Commenting for the first time since 10 riders were banned from various racing venues due to an ongoing investigation by the Thoroughbred Racing Protective Bureau, the organization’s president, Frank Fabian, defended the TRPB’s actions and stressed his cooperation with the Federal Bureau of Investigation.
The bans, which began Dec. 19 last year, were initiated by individual racetracks after the TRPB presented information to management regarding a multi-faceted investigation being conducted by the FBI. Fabian testified on the matter May 3 at a hearing before a judge appointed by the Illinois Racing Board. The transcript is available in the public record.
“It should be clear from testimony which TRPB recently presented that the TRPB is working in concert with the FBI in this matter due to the fact that one aspect of their investigation impacts our industry,” Fabian told The Blood-Horse June 26. “Today, the investigation is progressing, and the TRBP continues to assist federal authorities. It is typical for a complex investigation to take a prolonged period of time to investigate and prosecute.”
Fabian said it is important to note the organization’s collaboration with the FBI in this instance.
“People would have preferred this to be over a long time ago, as would I, but the TRPB is not in a position to dictate to federal authorities when or how this investigation and prosecution is to be conducted,” he said.
According to Fabian, though wagering analysis has been completed on three races in which Houghton was a rider, “there are a number of races which include Houghton or other banned riders and are still subject to analysis.”
Houghton, currently riding in Indiana, is scheduled to appear before the Michigan Racing Commission June 28 for an investigatory hearing on the matter. The 39-year-old jockey has been prevented from riding at all tracks owned by Churchill Downs Inc. and Magna Entertainment Corp., including Arlington Park in Illinois. He also isn't permitted to ride at Great Lakes Downs in Michigan and Tampa Bay Downs in Florida, since the initial ban was enacted at Tampa Bay last December.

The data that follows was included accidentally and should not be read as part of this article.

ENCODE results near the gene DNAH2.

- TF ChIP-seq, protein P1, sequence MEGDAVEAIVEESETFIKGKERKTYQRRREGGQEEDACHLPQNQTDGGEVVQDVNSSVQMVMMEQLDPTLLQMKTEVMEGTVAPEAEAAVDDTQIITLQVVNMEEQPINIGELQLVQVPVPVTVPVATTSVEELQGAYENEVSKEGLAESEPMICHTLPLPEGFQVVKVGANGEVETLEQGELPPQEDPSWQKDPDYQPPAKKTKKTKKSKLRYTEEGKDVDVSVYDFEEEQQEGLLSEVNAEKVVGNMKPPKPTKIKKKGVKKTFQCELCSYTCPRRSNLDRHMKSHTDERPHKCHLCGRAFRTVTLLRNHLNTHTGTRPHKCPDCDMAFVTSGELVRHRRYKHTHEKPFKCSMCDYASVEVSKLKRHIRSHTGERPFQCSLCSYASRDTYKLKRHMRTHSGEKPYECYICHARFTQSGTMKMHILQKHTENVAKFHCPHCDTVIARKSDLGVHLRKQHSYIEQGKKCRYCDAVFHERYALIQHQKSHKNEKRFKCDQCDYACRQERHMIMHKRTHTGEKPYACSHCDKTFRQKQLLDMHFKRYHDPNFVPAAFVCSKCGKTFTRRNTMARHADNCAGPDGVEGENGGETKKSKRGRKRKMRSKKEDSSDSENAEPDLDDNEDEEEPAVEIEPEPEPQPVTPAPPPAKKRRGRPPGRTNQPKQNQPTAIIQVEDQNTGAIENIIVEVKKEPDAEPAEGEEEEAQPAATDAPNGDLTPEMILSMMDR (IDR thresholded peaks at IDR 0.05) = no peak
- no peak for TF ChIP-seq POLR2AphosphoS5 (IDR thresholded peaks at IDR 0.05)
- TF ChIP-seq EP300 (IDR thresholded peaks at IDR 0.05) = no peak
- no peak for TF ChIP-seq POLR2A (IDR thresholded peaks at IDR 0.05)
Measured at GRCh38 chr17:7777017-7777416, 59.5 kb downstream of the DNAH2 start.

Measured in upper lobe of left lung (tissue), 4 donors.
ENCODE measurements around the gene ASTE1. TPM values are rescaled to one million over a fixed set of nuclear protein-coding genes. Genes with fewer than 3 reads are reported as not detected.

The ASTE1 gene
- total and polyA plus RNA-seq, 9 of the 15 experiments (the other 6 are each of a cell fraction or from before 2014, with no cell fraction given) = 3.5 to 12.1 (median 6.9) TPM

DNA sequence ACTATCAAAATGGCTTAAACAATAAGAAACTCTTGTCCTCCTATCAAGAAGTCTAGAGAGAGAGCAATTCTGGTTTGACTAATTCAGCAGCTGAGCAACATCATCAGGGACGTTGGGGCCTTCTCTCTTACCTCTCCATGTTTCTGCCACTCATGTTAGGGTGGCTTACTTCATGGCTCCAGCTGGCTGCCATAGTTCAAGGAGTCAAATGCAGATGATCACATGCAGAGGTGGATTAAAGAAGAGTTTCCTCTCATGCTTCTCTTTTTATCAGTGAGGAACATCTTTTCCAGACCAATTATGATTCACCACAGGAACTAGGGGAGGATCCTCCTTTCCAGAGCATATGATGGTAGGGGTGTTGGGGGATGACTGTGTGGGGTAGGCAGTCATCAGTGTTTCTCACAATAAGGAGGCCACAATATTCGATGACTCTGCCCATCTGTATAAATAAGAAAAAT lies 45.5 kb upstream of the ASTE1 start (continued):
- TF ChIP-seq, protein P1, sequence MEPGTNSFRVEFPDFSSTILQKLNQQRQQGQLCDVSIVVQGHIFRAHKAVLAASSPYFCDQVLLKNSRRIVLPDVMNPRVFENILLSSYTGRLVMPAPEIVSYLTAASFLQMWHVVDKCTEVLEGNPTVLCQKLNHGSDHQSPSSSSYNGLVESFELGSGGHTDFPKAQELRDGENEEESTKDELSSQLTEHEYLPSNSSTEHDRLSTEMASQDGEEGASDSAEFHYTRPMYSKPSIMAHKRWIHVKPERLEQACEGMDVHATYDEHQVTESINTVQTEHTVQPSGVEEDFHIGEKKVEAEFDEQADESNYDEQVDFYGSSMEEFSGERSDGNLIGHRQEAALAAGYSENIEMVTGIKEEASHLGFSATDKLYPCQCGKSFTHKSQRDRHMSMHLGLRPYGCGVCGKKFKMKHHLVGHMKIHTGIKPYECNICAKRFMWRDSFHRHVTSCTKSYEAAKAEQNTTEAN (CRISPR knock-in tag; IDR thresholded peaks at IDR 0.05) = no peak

According to Houghton’s attorney in Michigan, Monica Naverro, the jockey has been cleared by Michigan stewards of any wrongdoing in the races run at Great Lakes Downs. However, the Michigan Racing Commission refused to comment on the case due to the pending investigation.
“Terry has provided all information requested by the (Michigan) commission,” said Naverro, who mentioned telephone records, bank statements, and a copy of a polygraph test as documentation for the hearing. “His application for a Michigan license is pending, and given the controversy surrounding this case, we understand it would be irresponsible of the commission to grant him a license without conducting a hearing.”
Should the jockey obtain a license in Michigan, he must still obtain permission to ride at Great Lakes, which would require a corporate decision from owner MEC. Amy MacNeil, general manager at Great Lakes Downs, referred all questions to MEC director of regulatory affairs Greg Scoggins, but Scoggins declined to comment on the situation.
Houghton has intently pursued clearing his name by initiating legal activity and hearings with state commissions since the beginning of the situation his attorney termed “a half-cocked investigation completely unsupported by expository evidence.”
Naverro has also drafted a legal case in the state of Michigan but has yet to name a defendant, while an attorney in Florida is reviewing the issue there, Houghton said.